SCIENCE IN THE NEWS DAILY
Mars Phoenix to Try Shake-and-Bake Once More
from the Los Angeles Times (Registration Required)
In a series of maneuvers that sounds more like cooking class than research on Mars, scientists said Monday they would try one more time to shake bits of the clumpy Martian soil into a test oven on NASA's Phoenix lander before switching to a backup strategy that called for dribbling the soil into the oven.
Scientists have failed in two attempts to inject soil from the Martian north pole into one of eight tiny ovens designed to test for organic compounds that would prove Mars' suitability for life.
The problem is, the opening to the oven is about the thickness of a pencil lead. The Martian soil is proving to be much clumpier -- cemented, in scientific terms -- than expected.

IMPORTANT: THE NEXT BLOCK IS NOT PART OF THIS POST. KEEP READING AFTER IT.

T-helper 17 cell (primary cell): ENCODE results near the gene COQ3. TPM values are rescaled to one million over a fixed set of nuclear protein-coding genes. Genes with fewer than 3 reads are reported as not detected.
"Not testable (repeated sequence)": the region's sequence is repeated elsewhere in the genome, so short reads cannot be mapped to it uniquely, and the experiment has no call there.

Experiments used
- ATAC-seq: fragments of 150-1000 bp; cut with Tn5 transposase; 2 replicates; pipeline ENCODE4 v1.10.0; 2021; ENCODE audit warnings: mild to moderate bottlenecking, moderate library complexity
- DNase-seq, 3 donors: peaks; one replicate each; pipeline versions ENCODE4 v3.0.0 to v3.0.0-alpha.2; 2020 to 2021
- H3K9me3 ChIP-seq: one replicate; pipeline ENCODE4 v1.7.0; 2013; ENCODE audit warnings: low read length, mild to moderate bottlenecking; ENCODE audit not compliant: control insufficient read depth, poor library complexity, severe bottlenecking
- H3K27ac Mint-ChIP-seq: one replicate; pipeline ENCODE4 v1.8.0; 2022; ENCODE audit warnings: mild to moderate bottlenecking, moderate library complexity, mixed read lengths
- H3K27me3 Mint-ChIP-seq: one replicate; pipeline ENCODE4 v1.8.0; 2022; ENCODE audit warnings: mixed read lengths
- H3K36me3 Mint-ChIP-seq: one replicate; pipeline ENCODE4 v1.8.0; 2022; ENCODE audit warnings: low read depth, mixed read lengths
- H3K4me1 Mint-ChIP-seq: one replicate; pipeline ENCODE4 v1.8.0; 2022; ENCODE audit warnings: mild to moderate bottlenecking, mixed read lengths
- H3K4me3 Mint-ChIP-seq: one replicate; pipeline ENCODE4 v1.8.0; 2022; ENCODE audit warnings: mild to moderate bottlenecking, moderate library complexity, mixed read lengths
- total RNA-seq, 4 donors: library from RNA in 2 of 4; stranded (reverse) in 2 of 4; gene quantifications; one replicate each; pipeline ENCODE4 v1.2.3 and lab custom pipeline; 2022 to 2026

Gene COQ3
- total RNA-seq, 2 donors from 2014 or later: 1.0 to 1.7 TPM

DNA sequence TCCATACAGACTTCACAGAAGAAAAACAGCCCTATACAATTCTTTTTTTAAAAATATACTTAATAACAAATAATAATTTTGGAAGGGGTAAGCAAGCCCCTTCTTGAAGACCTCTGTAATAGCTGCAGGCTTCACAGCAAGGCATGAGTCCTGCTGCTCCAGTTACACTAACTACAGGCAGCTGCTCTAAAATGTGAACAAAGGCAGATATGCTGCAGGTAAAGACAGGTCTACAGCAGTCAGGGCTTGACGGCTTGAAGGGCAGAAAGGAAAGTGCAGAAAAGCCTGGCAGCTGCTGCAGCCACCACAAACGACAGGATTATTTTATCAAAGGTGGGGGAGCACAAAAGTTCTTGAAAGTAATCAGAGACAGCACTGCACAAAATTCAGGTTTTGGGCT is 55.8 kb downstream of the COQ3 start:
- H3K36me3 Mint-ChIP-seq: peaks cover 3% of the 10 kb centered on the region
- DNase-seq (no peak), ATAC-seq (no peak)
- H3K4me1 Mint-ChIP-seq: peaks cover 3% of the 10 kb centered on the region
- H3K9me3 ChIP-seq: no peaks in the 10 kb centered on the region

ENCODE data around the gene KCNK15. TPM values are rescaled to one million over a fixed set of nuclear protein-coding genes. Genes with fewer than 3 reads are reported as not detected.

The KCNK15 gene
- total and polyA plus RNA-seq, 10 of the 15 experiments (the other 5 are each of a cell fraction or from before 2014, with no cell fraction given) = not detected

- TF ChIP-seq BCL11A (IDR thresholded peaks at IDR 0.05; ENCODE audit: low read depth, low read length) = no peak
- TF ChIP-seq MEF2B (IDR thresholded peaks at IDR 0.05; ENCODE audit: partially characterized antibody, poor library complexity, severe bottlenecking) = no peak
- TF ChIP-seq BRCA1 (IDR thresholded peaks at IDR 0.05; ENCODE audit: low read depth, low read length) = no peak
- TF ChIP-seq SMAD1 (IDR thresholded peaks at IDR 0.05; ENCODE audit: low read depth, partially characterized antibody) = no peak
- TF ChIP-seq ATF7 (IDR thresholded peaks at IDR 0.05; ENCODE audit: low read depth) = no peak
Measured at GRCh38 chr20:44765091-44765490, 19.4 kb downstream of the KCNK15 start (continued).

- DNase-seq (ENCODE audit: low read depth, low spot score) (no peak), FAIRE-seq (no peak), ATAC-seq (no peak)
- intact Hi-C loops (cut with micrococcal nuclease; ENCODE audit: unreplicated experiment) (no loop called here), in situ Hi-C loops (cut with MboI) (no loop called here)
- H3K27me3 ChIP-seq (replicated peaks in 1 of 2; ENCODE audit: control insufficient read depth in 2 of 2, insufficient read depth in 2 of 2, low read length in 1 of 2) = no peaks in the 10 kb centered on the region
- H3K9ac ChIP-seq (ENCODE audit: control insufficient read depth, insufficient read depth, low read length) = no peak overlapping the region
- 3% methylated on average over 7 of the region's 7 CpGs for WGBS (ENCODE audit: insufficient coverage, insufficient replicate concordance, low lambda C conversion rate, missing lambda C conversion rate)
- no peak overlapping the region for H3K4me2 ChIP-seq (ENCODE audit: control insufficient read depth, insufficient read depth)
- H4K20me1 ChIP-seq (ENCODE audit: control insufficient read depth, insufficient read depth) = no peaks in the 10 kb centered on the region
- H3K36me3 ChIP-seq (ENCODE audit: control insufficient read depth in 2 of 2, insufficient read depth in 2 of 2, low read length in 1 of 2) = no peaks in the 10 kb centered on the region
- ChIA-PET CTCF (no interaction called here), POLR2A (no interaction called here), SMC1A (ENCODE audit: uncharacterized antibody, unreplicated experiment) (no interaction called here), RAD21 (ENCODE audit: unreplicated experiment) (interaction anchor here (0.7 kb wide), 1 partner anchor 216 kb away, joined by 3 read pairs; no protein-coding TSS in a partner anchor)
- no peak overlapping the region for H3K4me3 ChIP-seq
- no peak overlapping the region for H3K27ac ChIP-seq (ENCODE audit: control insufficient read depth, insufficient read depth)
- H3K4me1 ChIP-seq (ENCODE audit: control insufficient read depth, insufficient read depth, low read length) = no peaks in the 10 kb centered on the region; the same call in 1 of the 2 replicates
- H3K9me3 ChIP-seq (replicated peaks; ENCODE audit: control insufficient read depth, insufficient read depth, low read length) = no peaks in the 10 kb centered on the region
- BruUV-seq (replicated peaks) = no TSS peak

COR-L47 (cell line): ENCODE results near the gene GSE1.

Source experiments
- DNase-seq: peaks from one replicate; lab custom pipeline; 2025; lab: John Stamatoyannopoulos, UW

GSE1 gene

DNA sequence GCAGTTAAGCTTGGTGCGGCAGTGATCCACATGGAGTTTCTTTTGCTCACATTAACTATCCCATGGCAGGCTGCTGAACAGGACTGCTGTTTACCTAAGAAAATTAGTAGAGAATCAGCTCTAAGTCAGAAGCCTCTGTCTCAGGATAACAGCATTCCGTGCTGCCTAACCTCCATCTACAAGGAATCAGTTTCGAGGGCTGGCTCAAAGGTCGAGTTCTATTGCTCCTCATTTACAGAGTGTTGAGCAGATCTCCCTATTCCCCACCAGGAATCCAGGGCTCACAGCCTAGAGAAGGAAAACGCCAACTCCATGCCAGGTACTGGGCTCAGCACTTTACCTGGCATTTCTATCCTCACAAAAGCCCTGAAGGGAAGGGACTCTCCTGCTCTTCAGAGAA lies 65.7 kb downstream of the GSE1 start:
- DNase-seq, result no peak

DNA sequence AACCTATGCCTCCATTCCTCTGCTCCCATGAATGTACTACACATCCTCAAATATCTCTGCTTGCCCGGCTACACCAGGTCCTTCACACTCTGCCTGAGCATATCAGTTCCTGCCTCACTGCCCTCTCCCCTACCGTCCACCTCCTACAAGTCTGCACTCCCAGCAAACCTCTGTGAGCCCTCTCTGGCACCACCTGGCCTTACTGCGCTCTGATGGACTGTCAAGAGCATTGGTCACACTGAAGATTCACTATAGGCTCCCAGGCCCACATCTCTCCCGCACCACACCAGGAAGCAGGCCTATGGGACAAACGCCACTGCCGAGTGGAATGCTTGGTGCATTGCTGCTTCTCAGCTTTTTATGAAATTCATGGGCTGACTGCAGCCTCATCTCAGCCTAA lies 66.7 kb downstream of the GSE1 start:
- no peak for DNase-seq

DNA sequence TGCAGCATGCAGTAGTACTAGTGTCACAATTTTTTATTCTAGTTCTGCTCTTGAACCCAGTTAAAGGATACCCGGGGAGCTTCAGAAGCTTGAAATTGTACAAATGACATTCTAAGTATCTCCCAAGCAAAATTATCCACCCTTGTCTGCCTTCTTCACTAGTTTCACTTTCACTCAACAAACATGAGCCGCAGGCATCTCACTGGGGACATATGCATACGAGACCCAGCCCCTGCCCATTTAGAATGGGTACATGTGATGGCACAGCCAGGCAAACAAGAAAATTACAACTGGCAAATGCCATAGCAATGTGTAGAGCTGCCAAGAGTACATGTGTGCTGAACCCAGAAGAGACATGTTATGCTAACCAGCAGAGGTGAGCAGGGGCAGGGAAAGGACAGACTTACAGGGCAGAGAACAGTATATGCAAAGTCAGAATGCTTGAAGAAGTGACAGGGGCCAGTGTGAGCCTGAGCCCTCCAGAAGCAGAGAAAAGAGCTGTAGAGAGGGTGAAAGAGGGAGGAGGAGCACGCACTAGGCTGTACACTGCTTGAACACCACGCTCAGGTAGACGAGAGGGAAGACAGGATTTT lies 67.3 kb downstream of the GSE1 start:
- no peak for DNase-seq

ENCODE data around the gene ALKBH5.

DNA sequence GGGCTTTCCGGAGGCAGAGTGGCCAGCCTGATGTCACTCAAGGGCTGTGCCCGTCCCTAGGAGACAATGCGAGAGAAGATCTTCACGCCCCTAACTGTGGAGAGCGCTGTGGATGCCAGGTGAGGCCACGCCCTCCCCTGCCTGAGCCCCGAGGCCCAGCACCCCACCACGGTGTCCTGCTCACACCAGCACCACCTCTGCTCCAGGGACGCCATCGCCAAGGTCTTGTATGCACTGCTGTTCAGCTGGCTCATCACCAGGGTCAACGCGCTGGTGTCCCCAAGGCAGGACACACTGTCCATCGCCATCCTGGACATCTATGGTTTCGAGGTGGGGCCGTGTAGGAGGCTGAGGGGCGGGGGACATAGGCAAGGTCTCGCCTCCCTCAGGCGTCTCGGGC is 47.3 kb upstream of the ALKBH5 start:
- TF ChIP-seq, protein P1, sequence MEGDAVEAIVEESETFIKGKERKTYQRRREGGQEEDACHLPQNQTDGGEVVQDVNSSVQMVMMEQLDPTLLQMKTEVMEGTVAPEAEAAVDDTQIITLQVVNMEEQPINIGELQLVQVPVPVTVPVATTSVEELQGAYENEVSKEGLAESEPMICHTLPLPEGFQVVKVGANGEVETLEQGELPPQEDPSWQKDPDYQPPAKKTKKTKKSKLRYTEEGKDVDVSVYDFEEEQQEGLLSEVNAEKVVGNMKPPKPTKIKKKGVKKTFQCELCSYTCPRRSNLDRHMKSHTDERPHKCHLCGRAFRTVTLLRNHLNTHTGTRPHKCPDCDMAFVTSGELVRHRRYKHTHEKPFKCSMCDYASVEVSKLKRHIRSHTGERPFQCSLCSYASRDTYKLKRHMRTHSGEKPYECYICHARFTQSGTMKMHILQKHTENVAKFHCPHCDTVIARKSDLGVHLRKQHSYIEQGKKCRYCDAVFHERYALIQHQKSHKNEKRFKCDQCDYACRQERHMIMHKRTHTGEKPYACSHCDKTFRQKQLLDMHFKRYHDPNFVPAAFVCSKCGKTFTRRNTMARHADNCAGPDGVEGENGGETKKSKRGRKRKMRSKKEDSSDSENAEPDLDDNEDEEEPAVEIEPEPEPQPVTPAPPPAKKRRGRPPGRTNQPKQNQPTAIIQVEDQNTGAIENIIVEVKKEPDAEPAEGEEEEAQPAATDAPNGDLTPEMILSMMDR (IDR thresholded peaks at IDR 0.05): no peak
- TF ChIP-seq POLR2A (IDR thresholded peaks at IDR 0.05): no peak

Connect With Us:
PODCASTS: From Balloons to Space Stations: Studying Cosmic Rays
Cosmic rays have mysterious qualities about them that scientists continue to research in order to better understand their origins and composition. Dr. Eun-Suk Seo, a professor of physics at the University of Maryland, and her colleagues, fly enormous balloons as large as a football stadium and a volume of 40-million-cubic feet for extended periods over Antarctica to study particles coming from cosmic rays before they break up in the atmosphere.
To view all multimedia content, click "Latest Multimedia."
Receive notification when new content is posted from the entire website, or choose from the customized feeds available.